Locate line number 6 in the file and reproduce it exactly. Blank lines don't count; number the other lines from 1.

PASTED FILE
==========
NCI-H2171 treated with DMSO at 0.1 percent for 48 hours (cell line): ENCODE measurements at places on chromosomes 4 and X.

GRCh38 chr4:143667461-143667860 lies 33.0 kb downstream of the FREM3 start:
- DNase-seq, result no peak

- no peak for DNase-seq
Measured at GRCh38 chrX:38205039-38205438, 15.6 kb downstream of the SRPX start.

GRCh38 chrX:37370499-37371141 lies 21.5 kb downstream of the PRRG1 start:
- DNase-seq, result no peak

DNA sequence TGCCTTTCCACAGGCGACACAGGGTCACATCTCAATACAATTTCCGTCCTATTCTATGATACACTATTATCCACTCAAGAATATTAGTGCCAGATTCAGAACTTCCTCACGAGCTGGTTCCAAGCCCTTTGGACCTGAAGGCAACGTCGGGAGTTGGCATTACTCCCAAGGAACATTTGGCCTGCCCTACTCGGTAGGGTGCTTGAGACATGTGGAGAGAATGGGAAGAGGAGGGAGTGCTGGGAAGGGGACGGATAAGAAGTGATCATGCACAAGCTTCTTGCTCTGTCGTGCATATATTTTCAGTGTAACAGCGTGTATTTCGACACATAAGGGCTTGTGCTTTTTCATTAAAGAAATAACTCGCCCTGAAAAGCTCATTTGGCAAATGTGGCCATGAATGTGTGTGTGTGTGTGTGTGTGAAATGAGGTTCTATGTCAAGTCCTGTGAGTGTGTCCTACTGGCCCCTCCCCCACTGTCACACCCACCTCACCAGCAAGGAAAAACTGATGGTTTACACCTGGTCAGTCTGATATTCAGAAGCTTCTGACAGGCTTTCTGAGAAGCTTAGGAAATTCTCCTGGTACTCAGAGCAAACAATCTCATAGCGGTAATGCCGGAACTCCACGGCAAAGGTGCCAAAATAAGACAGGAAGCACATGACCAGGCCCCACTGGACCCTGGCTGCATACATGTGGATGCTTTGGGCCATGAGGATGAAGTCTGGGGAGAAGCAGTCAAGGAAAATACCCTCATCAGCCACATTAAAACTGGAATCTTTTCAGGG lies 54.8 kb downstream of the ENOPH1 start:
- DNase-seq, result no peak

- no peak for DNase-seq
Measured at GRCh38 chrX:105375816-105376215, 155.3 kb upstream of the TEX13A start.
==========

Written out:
GRCh38 chrX:37370499-37371141 lies 21.5 kb downstream of the PRRG1 start: